Video noob seeks advice
March 5, 2012 12:44 AM   Subscribe

Very specific video cable question (computer to LCD TV)

If possible (and not too expensive) I'm going to try to connect my VAIO laptop computer up to my parents' LCD TV. My computer has HDMI and VGA (3 rows of five holes each) outputs. My parent's computer has Component inputs available (I'm not sure if that's the right name. There is one set with 3 RCA inputs, and another set with 5 RCA inputs).

It's not important that we get great resolution. We'll only be viewing JPGs and possibly some videos played in VLC. I've seen some cables advertised, and some posts saying it's impossible to do this just with a cable. I just want to know which output to connect with which input, that will be easiest and cheapest, and like I said, if I only get low resolution / choppy video it's fine.

We'll be visiting Fry's tomorrow (for a different reason), but if you can give me some straight-forward advice we'll give it a try. (I know all about computers, but have paid no attention to all the alternatives in TVs for the last 10 years.) Thanks.
posted by benito.strauss to Technology (7 answers total)
How are the RCA inputs labeled? I'm guessing that the 3 input one is Video, R Audio, L Audio (so probably composite video). Then the 5 input one is probably Red, Green, Blue, R Audio, L Audio. The RGB might not really be red, green, and blue though but rather YPbPr.

For the first case I think this would work: VGA to S-Video or RCA Adpater. In the second, I'm not really finding much.
posted by sbutler at 1:27 AM on March 5, 2012 [1 favorite]

Be wary of the type of VGA to composite RCA adapter that sbutler linked to. As you can see from the newegg reviews, VGA and RCA are more than just different physical connectors — they send out different signals, and this conversion only works if your graphics card can handle it. Fortunately, it's a cheap experiment, but it never worked for me.

If it's worth it to you to invest $30-$40 on an HDMI > component converter, that might be a more viable answer.
posted by thejoshu at 4:33 AM on March 5, 2012 [2 favorites]

You could probably use something like this it's VGA to component video. That will just handle video, so if you want sound you'll have to use something like a mini plug to RCA converter to go from your headphone jack to the red and white plugs on the TV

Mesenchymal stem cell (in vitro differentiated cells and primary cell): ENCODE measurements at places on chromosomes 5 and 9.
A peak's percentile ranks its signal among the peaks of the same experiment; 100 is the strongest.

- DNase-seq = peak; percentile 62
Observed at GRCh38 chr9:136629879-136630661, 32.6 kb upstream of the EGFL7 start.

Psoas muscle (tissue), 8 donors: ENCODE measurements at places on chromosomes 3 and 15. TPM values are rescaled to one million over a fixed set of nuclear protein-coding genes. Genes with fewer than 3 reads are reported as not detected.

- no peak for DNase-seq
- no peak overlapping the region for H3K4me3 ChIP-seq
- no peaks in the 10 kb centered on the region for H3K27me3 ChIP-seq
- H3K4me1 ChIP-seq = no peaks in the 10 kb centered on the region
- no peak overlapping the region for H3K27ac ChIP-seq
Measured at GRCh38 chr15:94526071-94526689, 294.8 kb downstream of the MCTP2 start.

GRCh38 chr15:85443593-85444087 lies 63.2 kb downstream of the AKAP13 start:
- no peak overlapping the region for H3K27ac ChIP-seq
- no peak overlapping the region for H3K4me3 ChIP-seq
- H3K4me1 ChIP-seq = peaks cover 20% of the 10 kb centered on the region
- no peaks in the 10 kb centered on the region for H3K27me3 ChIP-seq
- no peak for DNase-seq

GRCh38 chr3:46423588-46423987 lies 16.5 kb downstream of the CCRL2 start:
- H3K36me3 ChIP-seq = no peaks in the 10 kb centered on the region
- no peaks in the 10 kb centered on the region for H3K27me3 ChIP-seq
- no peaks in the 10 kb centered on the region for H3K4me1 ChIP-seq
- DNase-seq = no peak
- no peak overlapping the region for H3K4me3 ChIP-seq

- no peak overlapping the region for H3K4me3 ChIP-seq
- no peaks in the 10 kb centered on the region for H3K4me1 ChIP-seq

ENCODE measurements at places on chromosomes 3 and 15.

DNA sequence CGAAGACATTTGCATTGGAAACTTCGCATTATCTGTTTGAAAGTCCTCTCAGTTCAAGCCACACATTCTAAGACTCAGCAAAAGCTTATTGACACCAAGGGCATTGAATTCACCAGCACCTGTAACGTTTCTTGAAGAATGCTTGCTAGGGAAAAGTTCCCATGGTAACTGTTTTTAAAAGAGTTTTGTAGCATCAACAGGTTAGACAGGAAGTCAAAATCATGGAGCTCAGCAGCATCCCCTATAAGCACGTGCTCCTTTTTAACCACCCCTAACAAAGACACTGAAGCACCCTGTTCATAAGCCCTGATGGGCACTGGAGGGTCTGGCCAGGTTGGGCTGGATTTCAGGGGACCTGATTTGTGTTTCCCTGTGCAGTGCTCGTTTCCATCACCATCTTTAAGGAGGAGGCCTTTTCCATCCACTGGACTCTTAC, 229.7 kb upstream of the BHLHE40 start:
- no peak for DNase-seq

posted by ThaBombShelterSmith at 5:20 AM on March 5, 2012

Nthing all of the above in that it's not just a matter of different cables, but also a matter of different types of video signals and the different capabilities of the sending & receiving equipment. So that's why you're not finding clear information - sometimes just a cable will work, sometimes a format converter is needed.

It's not just you being a noob- depending on how you look at it, video either has no real standards, or way too many god-damned standards, not all of which are implemented (or implemented correctly) on every piece of gear. I have to deal with this at my job occasionally, and it makes me crazy.

I think you're gonna have to do some digging around for more info on what your parents' TV connections are and what it's capable of. I've sometimes found AVS Forum useful for researching this kind of thing. Monoprice and Newegg are useful for researching & purchasing cables and converters.

And sometimes it just comes down to a trial-and-error situation. Sorry, man.
posted by soundguy99 at 6:37 AM on March 5, 2012

Thanks for the advice. Nice to know I'm not crazy. I guess my beliefs that the type of connector uniquely determines the encoding of the signal it emits/accepts is long dead. If I manage to get something to work I'll post it here.
posted by benito.strauss at 8:52 AM on March 5, 2012

I've used converters like this one in the past. They work okay. If you need audio also you'll have to grab a cable like this.
posted by gregr at 12:21 PM on March 5, 2012 [1 favorite]

Final update from the OP:
I ended up trying this "Kworld KW-SA235 Hz PlusTV PC to TV Converter". I got it for around $60 at Microworld and it did what I needed. Instead of clustering around my 13" computer monitor, my friends could watch okay resolution video on my 15 year old, 40" CRT television. It included a connector for playing audio through my tv, or you can use any other speakers you already use on your computer. I'll note that you have to control everything (stop, start, pause) through your computer's controls, and the desktop image as it is displayed on my tv is pretty dang fuzzy, but if you have a good idea where things are it works.
posted by restless_nomad at 10:31 AM on November 1, 2014

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